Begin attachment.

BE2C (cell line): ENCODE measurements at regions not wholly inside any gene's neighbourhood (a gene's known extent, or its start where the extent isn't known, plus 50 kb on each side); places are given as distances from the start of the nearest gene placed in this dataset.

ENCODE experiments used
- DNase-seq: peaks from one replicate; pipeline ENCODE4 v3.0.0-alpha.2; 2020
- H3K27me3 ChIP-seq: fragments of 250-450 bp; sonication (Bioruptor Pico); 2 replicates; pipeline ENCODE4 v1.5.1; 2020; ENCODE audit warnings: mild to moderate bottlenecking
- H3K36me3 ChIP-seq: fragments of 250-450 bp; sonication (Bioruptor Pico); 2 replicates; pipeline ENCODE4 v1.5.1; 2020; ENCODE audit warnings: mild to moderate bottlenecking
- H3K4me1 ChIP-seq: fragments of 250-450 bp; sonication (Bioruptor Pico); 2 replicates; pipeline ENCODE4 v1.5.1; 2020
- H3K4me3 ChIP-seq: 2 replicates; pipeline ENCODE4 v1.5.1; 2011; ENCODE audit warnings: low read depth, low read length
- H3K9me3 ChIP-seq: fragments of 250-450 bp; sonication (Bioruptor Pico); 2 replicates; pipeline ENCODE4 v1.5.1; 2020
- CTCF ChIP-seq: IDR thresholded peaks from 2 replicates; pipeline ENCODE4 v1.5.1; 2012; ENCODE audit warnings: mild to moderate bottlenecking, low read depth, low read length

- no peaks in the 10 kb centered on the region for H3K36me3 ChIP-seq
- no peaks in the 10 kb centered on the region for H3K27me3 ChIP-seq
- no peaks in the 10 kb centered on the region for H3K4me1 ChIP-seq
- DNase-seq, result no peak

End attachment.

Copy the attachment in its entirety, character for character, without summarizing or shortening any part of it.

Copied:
BE2C (cell line): ENCODE measurements at regions not wholly inside any gene's neighbourhood (a gene's known extent, or its start where the extent isn't known, plus 50 kb on each side); places are given as distances from the start of the nearest gene placed in this dataset.

ENCODE experiments used
- DNase-seq: peaks from one replicate; pipeline ENCODE4 v3.0.0-alpha.2; 2020
- H3K27me3 ChIP-seq: fragments of 250-450 bp; sonication (Bioruptor Pico); 2 replicates; pipeline ENCODE4 v1.5.1; 2020; ENCODE audit warnings: mild to moderate bottlenecking
- H3K36me3 ChIP-seq: fragments of 250-450 bp; sonication (Bioruptor Pico); 2 replicates; pipeline ENCODE4 v1.5.1; 2020; ENCODE audit warnings: mild to moderate bottlenecking
- H3K4me1 ChIP-seq: fragments of 250-450 bp; sonication (Bioruptor Pico); 2 replicates; pipeline ENCODE4 v1.5.1; 2020
- H3K4me3 ChIP-seq: 2 replicates; pipeline ENCODE4 v1.5.1; 2011; ENCODE audit warnings: low read depth, low read length
- H3K9me3 ChIP-seq: fragments of 250-450 bp; sonication (Bioruptor Pico); 2 replicates; pipeline ENCODE4 v1.5.1; 2020
- CTCF ChIP-seq: IDR thresholded peaks from 2 replicates; pipeline ENCODE4 v1.5.1; 2012; ENCODE audit warnings: mild to moderate bottlenecking, low read depth, low read length

- no peaks in the 10 kb centered on the region for H3K36me3 ChIP-seq
- no peaks in the 10 kb centered on the region for H3K27me3 ChIP-seq
- no peaks in the 10 kb centered on the region for H3K4me1 ChIP-seq
- DNase-seq, result no peak